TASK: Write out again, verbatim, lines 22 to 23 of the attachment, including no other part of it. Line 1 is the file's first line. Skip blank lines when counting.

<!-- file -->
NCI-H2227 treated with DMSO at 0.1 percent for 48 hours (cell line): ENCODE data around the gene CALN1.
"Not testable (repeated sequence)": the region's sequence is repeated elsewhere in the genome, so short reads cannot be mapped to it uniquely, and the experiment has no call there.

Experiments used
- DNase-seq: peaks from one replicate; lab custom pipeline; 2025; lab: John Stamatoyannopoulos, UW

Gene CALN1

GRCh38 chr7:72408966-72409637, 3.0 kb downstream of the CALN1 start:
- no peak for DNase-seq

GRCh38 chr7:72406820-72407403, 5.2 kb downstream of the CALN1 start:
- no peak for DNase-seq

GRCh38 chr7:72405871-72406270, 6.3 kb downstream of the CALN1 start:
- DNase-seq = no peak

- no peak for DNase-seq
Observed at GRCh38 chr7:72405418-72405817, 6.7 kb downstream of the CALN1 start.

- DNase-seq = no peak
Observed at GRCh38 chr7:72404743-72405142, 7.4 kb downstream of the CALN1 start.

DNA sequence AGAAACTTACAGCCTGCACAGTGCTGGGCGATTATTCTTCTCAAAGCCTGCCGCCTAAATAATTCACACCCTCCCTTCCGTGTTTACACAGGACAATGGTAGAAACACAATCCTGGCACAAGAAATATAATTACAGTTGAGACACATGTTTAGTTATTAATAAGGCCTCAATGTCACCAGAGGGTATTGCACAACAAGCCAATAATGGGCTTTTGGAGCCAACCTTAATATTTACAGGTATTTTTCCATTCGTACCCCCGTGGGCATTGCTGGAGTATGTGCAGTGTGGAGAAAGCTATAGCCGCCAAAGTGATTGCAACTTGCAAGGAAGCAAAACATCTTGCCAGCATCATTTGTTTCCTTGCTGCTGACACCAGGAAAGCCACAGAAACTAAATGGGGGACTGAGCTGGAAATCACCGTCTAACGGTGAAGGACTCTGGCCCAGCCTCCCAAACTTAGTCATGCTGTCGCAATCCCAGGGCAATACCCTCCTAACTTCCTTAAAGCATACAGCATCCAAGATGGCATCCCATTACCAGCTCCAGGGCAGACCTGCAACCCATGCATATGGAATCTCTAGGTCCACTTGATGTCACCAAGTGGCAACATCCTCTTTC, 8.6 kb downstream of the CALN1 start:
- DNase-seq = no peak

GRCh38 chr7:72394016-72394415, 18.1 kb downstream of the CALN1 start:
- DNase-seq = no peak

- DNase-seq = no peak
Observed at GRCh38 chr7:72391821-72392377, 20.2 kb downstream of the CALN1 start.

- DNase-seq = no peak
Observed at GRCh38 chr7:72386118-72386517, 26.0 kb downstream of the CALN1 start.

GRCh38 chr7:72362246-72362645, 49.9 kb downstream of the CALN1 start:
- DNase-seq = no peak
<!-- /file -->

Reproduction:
- DNase-seq = no peak
Observed at GRCh38 chr7:72386118-72386517, 26.0 kb downstream of the CALN1 start.